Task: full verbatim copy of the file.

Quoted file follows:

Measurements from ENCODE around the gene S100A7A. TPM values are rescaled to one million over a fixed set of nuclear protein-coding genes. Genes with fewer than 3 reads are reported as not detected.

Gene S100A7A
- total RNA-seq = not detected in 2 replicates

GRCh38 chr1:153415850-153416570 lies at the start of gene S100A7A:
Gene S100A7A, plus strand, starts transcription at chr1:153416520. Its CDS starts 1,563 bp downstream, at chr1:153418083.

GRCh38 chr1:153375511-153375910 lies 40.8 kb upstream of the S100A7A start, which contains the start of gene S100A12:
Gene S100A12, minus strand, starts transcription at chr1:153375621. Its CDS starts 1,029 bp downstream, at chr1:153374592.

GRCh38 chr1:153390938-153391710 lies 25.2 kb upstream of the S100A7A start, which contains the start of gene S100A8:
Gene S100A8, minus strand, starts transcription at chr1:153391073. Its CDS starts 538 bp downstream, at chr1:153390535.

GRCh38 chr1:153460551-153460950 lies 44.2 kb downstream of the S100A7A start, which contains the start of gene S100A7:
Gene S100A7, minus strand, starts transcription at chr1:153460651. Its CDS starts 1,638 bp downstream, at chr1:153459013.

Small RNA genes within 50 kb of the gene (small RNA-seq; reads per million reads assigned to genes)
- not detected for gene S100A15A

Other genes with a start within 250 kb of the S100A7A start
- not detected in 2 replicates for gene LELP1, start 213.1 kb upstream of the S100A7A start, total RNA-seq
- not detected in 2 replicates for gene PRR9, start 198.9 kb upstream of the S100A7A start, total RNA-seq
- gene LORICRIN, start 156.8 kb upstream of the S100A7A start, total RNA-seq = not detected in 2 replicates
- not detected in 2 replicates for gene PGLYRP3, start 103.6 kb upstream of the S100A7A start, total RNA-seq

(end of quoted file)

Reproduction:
Measurements from ENCODE around the gene S100A7A. TPM values are rescaled to one million over a fixed set of nuclear protein-coding genes. Genes with fewer than 3 reads are reported as not detected.

Gene S100A7A
- total RNA-seq = not detected in 2 replicates

GRCh38 chr1:153415850-153416570 lies at the start of gene S100A7A:
Gene S100A7A, plus strand, starts transcription at chr1:153416520. Its CDS starts 1,563 bp downstream, at chr1:153418083.

GRCh38 chr1:153375511-153375910 lies 40.8 kb upstream of the S100A7A start, which contains the start of gene S100A12:
Gene S100A12, minus strand, starts transcription at chr1:153375621. Its CDS starts 1,029 bp downstream, at chr1:153374592.

GRCh38 chr1:153390938-153391710 lies 25.2 kb upstream of the S100A7A start, which contains the start of gene S100A8:
Gene S100A8, minus strand, starts transcription at chr1:153391073. Its CDS starts 538 bp downstream, at chr1:153390535.

GRCh38 chr1:153460551-153460950 lies 44.2 kb downstream of the S100A7A start, which contains the start of gene S100A7:
Gene S100A7, minus strand, starts transcription at chr1:153460651. Its CDS starts 1,638 bp downstream, at chr1:153459013.

Small RNA genes within 50 kb of the gene (small RNA-seq; reads per million reads assigned to genes)
- not detected for gene S100A15A

Other genes with a start within 250 kb of the S100A7A start
- not detected in 2 replicates for gene LELP1, start 213.1 kb upstream of the S100A7A start, total RNA-seq
- not detected in 2 replicates for gene PRR9, start 198.9 kb upstream of the S100A7A start, total RNA-seq
- gene LORICRIN, start 156.8 kb upstream of the S100A7A start, total RNA-seq = not detected in 2 replicates
- not detected in 2 replicates for gene PGLYRP3, start 103.6 kb upstream of the S100A7A start, total RNA-seq